"Only religious institutions provide a counterbalance to this cumulative resource process. They play an unusual role in the American participatory system by providing opportunities for the development of civic skills to those who would otherwise be resource-poor. It is commonplace to ascribe the special character of American politics to the weakness of unions and the absence of class-based political parties that can mobilize the disadvantaged -- in particular, the working class -- to political activity. Another way that American society is exceptional is in how often Americans go to church -- with the result that the mobilizing function often performed elsewhere by unions and labor or social democratic parties is more likely to be performed by religious institutions."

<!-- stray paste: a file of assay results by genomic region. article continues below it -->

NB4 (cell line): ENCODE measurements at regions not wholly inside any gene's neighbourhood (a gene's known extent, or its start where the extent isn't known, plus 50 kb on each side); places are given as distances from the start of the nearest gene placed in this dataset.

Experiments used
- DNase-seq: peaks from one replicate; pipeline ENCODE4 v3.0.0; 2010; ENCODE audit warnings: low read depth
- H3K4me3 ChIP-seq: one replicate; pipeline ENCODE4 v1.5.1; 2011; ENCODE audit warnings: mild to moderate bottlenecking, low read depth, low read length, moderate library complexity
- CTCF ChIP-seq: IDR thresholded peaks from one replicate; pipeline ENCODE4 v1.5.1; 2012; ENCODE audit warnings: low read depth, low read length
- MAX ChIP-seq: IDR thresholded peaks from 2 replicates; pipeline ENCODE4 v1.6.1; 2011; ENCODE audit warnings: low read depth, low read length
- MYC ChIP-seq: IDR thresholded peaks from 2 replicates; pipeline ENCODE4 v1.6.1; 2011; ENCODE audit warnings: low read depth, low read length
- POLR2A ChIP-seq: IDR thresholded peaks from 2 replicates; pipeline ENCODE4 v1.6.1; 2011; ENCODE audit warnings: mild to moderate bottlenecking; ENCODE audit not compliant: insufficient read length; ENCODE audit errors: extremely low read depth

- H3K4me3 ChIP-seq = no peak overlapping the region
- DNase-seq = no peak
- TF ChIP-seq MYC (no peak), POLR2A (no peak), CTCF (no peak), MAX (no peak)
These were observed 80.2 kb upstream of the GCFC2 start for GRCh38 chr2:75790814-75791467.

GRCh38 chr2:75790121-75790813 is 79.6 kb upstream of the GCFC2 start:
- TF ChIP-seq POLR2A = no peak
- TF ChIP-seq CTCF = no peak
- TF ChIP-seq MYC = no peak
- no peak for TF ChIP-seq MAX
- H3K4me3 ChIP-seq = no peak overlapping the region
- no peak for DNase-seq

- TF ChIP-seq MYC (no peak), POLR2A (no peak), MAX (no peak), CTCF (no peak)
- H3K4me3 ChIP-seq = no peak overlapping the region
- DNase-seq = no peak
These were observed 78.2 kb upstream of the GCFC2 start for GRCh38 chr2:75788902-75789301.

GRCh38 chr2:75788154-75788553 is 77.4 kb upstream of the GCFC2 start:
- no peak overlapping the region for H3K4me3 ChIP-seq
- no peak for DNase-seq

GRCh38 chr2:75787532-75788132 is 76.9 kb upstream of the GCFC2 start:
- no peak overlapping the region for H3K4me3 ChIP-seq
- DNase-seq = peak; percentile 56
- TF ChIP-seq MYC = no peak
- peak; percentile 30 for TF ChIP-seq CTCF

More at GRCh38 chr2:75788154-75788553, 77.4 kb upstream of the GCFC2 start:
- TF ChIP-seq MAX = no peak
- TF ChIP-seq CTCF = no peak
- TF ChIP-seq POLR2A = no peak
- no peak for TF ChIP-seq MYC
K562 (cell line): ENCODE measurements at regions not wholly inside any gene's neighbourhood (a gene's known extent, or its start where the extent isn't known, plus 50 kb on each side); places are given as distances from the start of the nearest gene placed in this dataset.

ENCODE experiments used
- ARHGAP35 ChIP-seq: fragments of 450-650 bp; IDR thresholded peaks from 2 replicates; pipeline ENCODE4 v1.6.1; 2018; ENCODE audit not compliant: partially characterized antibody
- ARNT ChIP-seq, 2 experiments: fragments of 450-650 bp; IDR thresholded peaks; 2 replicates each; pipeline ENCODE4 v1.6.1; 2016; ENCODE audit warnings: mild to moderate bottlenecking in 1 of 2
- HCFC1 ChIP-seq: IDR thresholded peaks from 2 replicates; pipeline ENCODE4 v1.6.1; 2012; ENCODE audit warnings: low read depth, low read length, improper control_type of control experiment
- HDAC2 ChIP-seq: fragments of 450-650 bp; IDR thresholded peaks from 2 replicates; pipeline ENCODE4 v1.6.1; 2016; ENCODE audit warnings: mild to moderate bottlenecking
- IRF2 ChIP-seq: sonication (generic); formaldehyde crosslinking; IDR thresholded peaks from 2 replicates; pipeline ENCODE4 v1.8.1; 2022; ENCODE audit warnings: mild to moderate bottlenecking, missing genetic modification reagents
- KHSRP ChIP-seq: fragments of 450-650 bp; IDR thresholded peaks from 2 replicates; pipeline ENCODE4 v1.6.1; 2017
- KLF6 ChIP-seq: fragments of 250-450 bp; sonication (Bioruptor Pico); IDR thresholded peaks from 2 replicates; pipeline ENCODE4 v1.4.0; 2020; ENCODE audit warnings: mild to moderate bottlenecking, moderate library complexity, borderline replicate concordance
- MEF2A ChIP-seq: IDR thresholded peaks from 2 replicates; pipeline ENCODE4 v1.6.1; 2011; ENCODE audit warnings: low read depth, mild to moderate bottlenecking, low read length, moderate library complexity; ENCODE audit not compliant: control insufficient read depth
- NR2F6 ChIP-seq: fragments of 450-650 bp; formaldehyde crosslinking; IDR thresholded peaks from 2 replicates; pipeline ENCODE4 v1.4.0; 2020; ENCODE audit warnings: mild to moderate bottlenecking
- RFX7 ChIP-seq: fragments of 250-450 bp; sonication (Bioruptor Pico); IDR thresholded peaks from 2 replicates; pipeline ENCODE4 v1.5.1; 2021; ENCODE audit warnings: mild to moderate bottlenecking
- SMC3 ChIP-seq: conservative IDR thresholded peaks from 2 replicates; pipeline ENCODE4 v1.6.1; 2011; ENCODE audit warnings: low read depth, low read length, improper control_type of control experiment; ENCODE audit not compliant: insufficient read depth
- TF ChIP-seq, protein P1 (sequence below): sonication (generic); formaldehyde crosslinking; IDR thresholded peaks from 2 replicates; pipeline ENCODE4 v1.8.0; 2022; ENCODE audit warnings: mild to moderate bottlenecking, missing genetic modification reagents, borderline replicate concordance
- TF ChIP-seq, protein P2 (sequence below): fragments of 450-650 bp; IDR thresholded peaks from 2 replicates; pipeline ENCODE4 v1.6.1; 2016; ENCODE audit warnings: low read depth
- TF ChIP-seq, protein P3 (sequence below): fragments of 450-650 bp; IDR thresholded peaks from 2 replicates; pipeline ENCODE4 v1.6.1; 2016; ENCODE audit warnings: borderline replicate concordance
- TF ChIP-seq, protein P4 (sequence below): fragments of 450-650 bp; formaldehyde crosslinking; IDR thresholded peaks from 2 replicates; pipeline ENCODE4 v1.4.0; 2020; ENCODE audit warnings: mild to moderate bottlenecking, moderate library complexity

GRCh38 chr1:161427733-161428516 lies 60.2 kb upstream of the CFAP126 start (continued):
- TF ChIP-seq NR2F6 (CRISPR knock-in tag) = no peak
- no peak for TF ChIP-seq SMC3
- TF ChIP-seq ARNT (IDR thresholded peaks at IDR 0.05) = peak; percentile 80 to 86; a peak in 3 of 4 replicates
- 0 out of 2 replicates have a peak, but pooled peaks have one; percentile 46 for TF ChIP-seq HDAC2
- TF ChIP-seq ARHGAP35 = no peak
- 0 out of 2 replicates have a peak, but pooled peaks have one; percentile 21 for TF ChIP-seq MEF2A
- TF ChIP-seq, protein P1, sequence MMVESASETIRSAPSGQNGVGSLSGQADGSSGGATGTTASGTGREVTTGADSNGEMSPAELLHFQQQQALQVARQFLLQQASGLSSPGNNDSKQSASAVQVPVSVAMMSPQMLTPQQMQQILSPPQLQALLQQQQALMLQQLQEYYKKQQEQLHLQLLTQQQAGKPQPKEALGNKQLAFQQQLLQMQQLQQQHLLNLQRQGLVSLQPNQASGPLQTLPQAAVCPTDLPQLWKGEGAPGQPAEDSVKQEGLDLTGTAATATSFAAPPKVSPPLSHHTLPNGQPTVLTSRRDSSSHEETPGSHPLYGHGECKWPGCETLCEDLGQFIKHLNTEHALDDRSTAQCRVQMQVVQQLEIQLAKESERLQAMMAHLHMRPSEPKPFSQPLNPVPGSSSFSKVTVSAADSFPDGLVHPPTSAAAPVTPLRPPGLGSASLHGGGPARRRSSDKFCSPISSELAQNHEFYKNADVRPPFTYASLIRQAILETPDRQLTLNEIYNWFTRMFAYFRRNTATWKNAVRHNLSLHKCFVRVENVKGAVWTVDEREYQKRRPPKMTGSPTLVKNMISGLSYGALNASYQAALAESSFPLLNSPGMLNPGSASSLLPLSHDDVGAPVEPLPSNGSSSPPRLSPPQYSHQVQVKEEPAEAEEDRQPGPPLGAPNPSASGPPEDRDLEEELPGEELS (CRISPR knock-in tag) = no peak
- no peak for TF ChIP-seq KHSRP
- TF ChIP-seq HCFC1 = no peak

Although most Americans agree that things are seriously amiss in our society, that we are not, as the poll questions often put it, "headed in the right direction," they differ over why this is so and what should be done about it. We have sought answers by looking at the structural problems that we have described under the rubrics of the crisis in civic membership and the decline of social capital. What are some of the other explanations?
Perhaps the most widespread alternative explanation locates the sources of our problems in a crisis of the family. The cry that what our society most needs is "family values" is not one to be lightly dismissed. Almost all the tendencies that we have been describing threaten family life and are often experienced most acutely within the context of the family. Being unemployed and thus unable to get married or not having enough income to support an existing family due to downsizing or part-timing and the tensions caused by these conditions can certainly be understood as family crises. But why is the crisis expressed as a failure of family values?